Year four of Fred Hoiberg at Nebraska is in the books, and it featured a significant step forward. The Cornhuskers finished 16-16 and came up just a win or two shy of qualifying for a postseason tournament.
The offseason is under way and Nebraska’s activity in the transfer portal is starting to heat up, but before we can project what next season might look like we need to look back and evaluate this past season.
We’ve already broken down the ball-handlers and the wings, leaving us with the big men to cover to wrap things up.
SR Derrick Walker
13.6 PPG, 58.4% FG (1-2 3FG), 52.1% FT, 7.1 RPG, 3.9 APG, 3.6 TPG, 0.7 SPG, 0.7 BPG, 30.8 MPG
Walker capped off his extensive college career with his best season by far, evolving from the catch-and-finish big he was when he arrived in Lincoln to the point-center he became who initiated plays as often as he finished them.
After missing the first five games of the season, Walker opened his super-senior season with a pair of double-doubles down in Orlando. He scored 10 or more in 20 of his 27 games with five games of 20-plus. For context’s sake, he had 22 double-digit scoring games with a high of 16 in his first four seasons combined.
In addition to his scoring, Walker also led Nebraska in rebounding and was second in assists (though first in assist rate) as Hoiberg put the ball in his hands even more than during his breakout 2021-22 season. Walker dished out five or more assists eight times with a high of eight, set twice. He showed off his ball-handling, passing vision and incredible touch with either hand all season, and he developed a particularly strong connection with Keisei Tominaga.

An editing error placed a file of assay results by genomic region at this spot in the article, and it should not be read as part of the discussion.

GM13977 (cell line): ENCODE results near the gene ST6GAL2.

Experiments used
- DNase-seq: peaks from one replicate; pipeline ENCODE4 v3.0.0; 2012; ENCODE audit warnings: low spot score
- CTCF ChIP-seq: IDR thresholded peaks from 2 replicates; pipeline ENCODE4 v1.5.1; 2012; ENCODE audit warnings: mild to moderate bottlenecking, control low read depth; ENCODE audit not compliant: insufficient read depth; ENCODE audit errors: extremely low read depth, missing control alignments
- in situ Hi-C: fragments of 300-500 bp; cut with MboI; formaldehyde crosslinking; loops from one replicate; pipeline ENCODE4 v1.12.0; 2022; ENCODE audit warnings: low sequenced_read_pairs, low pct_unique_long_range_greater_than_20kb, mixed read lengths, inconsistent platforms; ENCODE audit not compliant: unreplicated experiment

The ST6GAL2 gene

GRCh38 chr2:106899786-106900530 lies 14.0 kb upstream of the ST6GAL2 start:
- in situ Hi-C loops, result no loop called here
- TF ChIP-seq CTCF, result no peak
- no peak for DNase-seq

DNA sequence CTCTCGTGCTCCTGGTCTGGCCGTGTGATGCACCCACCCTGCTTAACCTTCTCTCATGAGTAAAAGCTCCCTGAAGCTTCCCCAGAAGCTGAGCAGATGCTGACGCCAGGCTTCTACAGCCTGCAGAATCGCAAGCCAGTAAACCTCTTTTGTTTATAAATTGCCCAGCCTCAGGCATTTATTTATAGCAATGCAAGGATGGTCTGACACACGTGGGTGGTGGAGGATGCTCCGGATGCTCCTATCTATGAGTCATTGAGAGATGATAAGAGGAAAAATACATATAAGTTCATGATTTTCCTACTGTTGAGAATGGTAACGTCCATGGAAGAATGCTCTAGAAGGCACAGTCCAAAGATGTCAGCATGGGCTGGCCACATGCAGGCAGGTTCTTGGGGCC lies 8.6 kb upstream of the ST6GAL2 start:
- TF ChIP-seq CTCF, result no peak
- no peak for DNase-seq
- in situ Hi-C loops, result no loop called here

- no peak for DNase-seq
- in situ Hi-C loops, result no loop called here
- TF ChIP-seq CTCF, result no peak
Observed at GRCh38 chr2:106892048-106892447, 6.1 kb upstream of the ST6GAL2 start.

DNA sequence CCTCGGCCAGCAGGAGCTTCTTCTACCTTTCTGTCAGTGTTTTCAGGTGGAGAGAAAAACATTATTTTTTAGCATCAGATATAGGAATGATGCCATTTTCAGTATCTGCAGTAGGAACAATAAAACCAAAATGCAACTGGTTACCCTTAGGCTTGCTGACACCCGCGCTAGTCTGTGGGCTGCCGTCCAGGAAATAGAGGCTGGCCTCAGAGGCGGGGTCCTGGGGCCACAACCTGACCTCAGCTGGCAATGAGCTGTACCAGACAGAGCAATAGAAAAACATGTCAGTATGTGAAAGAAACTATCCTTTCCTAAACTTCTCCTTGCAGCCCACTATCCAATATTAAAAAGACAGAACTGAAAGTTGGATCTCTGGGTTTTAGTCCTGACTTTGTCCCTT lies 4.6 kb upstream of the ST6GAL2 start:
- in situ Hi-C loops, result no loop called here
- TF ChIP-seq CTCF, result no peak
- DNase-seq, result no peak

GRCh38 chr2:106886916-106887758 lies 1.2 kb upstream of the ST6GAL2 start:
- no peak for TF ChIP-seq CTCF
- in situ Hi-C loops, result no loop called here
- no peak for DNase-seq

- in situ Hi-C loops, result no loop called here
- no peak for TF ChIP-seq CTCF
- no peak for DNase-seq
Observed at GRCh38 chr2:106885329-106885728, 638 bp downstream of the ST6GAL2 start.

Walker scored a career-high 23 points on 7-of-12 from the field and 9-of-11 from the line with seven rebounds, four assists, three blocks and two steals in Nebraska’s overtime win against Maryland late in the year. He had 22 points, eight assists and four rebounds in Nebraska’s win at Minnesota and also dropped 22 points and eight boards in the team’s win at Creighton. He put up 20 points on 10-of-12 shooting, 13 rebounds and four assists against Florida State and also flirted with a triple-double with nine points, 12 rebounds and eight assists in the win at Iowa.
Walker emerged as Nebraska’s best player in his fourth year in Lincoln, and he’s going to be incredibly difficult to replace moving forward.
SO Wilhelm Breidenbach
3.6 PPG, 38.5% FG (23.4% 3FG), 61.1% FT, 2.7 RPG, 0.5 PG, 0.8 TPG, 0.3 BPG, 12.8 MPG
After seeing his freshman season cut short after just 10 games, Breidenbach managed to stay healthy this year and played all 32 games while splitting time between the four and the five. Unfortunately, he didn’t really show meaningful improvement in any facet of the game.
Breidenbach’s shooting and passing were traits that seemingly made him a good fit for Fred Hoiberg’s system as a recruit, but Breidenbach is now 14-for-67 (20.9%) from 3 in his 42 career games and has just 21 assists to 32 turnovers. He improved his ability to play without fouling, but only slightly as he still averaged 6.1 fouls per 40 minutes.
Breidenbach scored in double-figures four times this season with a high of 13 in the loss to Kansas State.
That Kansas State performance looked to be a turning point for the California native as it sparked a six-game stretch from mid-December to mid-January that saw him average 7.8 points and 4.2 rebounds while shooting 52.9% from the field (38.5% from 3) and 85.7% from the foul line.